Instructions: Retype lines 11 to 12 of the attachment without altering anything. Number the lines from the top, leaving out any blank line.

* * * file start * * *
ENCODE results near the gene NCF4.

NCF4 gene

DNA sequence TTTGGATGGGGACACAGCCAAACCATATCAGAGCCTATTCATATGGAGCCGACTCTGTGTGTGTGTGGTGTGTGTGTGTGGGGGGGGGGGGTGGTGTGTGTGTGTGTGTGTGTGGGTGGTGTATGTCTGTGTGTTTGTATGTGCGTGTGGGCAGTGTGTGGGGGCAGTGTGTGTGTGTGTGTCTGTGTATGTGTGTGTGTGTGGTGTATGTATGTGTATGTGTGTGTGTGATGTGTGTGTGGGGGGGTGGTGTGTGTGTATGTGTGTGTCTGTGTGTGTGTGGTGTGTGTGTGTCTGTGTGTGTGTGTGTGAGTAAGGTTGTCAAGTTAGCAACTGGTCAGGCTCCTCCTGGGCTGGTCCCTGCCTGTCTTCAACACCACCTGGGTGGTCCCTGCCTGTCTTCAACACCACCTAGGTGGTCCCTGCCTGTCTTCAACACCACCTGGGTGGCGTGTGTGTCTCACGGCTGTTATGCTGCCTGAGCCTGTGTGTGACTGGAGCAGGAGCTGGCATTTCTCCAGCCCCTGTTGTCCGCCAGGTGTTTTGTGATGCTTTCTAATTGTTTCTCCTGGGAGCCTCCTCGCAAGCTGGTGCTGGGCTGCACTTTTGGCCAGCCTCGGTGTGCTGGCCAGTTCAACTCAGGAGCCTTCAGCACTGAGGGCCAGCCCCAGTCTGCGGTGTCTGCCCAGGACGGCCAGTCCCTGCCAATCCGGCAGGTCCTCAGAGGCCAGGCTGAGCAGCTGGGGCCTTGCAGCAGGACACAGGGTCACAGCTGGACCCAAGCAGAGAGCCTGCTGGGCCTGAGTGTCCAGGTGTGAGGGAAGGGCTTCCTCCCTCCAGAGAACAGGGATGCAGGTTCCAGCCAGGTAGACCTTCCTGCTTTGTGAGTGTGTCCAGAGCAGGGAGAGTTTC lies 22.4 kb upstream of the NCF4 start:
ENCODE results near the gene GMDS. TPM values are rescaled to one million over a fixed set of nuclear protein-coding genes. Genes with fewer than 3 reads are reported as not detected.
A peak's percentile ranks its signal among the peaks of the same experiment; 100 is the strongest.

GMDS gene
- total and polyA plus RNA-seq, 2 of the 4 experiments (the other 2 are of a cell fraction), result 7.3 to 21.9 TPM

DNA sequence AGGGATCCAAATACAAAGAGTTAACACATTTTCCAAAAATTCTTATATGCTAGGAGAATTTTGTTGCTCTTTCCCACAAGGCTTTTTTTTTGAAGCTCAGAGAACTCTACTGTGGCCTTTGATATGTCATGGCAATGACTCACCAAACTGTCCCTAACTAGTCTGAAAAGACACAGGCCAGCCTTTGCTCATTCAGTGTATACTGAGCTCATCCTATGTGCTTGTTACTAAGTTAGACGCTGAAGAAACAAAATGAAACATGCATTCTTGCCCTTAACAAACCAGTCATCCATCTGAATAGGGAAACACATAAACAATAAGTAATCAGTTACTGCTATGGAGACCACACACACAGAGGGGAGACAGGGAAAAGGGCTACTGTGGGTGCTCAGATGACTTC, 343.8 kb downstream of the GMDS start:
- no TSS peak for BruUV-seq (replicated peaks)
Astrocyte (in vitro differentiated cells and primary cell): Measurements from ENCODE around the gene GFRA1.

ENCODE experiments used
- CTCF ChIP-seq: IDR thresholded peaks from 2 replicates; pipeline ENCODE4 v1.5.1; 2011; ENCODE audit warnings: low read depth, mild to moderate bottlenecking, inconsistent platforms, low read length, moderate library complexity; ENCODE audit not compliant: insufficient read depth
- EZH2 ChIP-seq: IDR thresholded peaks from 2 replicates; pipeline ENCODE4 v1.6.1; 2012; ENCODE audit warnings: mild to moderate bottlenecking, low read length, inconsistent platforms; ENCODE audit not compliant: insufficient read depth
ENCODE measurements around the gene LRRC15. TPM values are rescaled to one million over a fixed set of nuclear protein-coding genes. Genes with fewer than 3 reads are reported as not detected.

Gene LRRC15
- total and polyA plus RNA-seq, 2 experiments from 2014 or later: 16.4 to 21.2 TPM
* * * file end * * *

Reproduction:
ENCODE experiments used
- CTCF ChIP-seq: IDR thresholded peaks from 2 replicates; pipeline ENCODE4 v1.5.1; 2011; ENCODE audit warnings: low read depth, mild to moderate bottlenecking, inconsistent platforms, low read length, moderate library complexity; ENCODE audit not compliant: insufficient read depth